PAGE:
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In love, everyone may wish they could use a little magic to make things go their way, but relationships are never that easy, even for witches.

Actors Circle is opening its 31st season at the Providence Playhouse, 1256 Providence Rd., Scranton, with the supernatural romantic comedy, "Bell, Book and Candle," by John Van Druten.

It follows free-spirited Gillian Holroyd, unlucky in love, restless in life and a witch. The love of her life, Shep Henderson, becomes engaged to her college rival, so she uses all her magic to stop the impending wedding but learns that love is the strongest spell of all.

It's a story that charmed Clarks Summit director David Hunisch when he first read the play, later suggesting it to Actors Circle.

"I had come across it one day at the library. It's sort of set during the period, especially in Broadway history, that I really like. It was written in the late ‘40s and it premiered on Broadway in 1950. That's sort of the Golden Age of Broadway theater. I really like that period," Hunisch said.

"It's an elegant, funny comedy, and it brings in some different supernatural elements as well, which gives it a bit of an edge."

The 32-year-old seasoned actor made his directorial debut at the Providence Playhouse with the opening show of its 30th season, "The Ladies of the Camellias" and will bring that knowledge to his second time in the director's chair.

"The two shows are actually very different, but I think in terms of being a director, it's different from acting in the sense that you're not just coming to the experience with what your character needs and just your relation to the rest of the actors on stage. You really have to have your eyes open all the time to the whole production. You have to notice very little, minute details as well as working with the actors," Hunisch explained.

"I think the challenge is just trying to keep it from getting too hokey. You always want to try to keep it as real as possible…I try to get them to always come back to, ‘What is the character's initial motivation? Why are they here? What do they want?' I think if you really focus on that and then bring in a lot of energy and try to keep the connection between the actors, I think what ends up coming out on stage is natural and believable and serves the text well."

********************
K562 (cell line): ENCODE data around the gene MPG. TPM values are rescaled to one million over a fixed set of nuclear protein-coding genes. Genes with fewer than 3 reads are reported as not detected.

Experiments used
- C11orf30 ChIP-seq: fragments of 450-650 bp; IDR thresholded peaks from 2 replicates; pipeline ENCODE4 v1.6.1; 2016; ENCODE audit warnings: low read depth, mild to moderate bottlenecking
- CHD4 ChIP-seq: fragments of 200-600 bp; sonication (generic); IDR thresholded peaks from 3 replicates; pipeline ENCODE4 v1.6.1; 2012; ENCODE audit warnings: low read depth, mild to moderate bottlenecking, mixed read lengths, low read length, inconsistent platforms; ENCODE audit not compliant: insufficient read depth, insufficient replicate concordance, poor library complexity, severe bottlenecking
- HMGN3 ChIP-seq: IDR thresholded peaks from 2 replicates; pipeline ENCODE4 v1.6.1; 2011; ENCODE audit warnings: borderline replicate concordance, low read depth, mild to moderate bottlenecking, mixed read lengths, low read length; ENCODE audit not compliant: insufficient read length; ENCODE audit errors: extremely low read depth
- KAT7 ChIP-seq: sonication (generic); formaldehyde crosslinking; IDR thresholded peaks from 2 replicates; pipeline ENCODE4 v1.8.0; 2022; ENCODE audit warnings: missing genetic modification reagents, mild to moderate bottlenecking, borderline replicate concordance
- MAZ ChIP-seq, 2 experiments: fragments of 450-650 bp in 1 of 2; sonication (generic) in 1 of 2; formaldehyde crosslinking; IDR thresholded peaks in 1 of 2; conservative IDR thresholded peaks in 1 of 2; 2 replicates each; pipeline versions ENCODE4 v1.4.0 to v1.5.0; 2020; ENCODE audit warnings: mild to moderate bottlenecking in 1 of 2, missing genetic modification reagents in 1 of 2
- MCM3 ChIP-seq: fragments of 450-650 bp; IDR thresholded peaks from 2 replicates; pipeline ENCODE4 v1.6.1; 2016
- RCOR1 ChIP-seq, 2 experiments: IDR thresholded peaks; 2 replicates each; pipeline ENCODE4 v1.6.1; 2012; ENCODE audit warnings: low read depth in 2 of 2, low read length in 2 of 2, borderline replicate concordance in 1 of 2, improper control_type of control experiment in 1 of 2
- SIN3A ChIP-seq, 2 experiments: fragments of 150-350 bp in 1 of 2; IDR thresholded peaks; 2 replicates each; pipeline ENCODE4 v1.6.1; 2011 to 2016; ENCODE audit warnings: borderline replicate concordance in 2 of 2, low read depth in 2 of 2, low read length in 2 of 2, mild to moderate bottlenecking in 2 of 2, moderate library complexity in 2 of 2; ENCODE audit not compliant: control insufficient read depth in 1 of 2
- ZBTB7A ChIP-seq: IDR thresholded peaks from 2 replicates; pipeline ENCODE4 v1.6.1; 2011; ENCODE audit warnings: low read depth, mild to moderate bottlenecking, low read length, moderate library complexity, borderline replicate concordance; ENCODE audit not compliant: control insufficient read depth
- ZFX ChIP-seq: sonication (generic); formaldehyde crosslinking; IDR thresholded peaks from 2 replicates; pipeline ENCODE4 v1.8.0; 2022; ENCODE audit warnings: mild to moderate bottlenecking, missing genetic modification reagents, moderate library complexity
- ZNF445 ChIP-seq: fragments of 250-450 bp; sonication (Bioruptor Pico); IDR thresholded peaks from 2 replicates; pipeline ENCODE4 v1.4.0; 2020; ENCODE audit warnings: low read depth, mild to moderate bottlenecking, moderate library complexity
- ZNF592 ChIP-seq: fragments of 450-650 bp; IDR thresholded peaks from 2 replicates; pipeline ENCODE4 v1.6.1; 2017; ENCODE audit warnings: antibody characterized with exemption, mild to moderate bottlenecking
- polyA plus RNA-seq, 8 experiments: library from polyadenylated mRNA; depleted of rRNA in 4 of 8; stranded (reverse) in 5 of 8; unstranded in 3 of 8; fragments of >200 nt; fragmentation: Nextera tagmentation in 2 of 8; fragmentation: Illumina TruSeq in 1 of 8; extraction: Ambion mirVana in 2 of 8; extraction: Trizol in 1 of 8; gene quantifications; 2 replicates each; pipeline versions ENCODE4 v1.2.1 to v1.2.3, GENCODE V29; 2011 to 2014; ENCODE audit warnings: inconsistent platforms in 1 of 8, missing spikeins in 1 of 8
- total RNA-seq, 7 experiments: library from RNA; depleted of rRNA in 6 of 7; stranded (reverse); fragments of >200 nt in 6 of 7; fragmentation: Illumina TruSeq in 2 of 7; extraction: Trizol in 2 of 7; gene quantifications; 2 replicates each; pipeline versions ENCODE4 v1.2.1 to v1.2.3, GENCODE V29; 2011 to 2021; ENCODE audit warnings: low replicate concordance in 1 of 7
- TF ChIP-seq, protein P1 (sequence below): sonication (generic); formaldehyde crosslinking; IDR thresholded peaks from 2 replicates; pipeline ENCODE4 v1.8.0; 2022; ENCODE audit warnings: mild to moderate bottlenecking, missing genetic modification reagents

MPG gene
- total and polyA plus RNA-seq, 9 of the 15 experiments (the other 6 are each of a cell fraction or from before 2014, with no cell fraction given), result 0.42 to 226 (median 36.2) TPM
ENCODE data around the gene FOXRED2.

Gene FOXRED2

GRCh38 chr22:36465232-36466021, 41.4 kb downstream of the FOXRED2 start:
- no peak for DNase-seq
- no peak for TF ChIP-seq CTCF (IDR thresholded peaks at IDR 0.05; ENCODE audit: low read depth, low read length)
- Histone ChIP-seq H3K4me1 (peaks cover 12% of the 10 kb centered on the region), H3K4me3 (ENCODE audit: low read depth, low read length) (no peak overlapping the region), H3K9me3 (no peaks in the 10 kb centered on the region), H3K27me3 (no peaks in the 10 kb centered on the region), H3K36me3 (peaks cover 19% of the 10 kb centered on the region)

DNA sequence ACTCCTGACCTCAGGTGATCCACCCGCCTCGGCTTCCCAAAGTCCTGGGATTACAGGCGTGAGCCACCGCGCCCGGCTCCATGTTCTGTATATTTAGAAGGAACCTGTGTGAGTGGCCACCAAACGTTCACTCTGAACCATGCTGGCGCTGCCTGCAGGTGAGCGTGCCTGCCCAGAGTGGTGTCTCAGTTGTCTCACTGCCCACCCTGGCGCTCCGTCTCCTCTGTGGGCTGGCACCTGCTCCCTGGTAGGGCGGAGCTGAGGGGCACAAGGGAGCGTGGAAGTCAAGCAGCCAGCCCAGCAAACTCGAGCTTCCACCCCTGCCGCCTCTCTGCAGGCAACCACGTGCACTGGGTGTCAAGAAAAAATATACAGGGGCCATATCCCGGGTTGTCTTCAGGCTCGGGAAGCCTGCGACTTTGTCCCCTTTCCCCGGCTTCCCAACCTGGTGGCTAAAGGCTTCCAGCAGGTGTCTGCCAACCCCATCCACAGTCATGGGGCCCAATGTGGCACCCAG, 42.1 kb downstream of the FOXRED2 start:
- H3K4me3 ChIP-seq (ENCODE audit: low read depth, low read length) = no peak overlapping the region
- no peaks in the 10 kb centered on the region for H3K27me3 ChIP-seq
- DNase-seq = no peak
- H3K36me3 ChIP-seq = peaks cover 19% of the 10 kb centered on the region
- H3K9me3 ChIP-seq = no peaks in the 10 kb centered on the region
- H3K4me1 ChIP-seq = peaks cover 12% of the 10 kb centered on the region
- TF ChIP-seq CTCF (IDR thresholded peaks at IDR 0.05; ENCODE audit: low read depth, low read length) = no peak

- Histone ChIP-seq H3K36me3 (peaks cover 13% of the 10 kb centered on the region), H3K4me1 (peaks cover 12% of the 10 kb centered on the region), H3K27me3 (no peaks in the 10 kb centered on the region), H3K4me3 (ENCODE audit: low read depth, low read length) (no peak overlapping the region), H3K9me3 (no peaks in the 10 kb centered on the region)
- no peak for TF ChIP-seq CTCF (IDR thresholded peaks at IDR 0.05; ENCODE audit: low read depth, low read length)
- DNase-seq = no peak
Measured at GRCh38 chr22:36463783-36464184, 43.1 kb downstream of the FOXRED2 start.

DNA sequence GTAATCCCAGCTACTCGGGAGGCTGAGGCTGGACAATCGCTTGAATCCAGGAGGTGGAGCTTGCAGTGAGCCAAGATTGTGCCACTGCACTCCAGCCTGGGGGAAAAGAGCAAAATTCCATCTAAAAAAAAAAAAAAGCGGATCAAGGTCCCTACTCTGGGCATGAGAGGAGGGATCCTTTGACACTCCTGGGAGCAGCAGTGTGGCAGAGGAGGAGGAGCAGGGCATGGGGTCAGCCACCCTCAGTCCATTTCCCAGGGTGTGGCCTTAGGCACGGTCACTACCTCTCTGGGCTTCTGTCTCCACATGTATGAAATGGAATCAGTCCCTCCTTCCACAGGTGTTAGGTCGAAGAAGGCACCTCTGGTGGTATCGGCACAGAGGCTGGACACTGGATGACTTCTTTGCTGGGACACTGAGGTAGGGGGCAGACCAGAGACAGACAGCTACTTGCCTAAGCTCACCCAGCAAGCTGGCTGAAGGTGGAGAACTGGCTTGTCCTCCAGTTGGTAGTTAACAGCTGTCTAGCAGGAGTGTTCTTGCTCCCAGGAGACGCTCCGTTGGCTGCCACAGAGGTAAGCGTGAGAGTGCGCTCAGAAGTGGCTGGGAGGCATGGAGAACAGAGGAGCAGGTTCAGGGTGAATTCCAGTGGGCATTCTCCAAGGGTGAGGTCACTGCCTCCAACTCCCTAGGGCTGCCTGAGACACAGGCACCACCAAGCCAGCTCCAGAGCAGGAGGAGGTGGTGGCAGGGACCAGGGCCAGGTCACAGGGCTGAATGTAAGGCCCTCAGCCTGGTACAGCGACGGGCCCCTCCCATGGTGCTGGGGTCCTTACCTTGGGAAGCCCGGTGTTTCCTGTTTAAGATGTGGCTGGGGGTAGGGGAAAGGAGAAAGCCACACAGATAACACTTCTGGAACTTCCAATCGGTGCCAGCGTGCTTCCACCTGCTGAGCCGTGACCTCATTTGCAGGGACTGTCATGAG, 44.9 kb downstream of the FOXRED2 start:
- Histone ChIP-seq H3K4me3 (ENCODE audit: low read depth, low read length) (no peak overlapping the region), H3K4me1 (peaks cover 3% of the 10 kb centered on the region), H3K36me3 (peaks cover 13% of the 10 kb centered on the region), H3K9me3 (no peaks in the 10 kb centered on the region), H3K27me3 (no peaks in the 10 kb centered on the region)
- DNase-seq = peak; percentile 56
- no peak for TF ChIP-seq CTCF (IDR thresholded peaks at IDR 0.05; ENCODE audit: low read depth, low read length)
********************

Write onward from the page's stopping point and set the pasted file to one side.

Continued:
Inspired by the original Broadway production, which starred Rex Harrison, Hunisch admitted that he is not a fan of the movie starring James Stewart and Kim Novak, but he also wanted to choose a play that people may recognize from the 1958 film adaptation.

"Especially in this area, I think a lot of people like to see things that they're somewhat familiar with, but at the same time, I think the play is a little different than the movie, so there will be some surprises for them as well," he noted.

"(The movie) expands the story to other locales and brings in other characters that aren't in the play, and I think the movie lacks a bit of the intimacy that the show has."

Hunisch feels the humor and mystical elements, mixed with a "poignant love story" are what make "Bell, Book and Candle," which runs from Sept. 20-30, a "very satisfying show."

"I think the show does have a little bit of everything in it. I think we have a very strong cast of local actors, and I think it's an enjoyable show, too," he said. "We have a nice physical production as well. I think we have a nice set and nice costumes and things like that."

If you go

What: Actors Circle presents "Bell, Book and Candle"

Where: Providence Playhouse, 1256 Providence Rd., Scranton

When: Sept. 20, 21, 22, 23, 28, 29, and 30; Thurs., Fri., Sat. at 8 p.m., Sun. at 2 p.m.

Preview: Sept. 20, $8 general/senior, $6 students

Cost: $12 general, $10 senior, $8 student

Info: For reservations, call 570.342.9707, visit www.actorscircle.org

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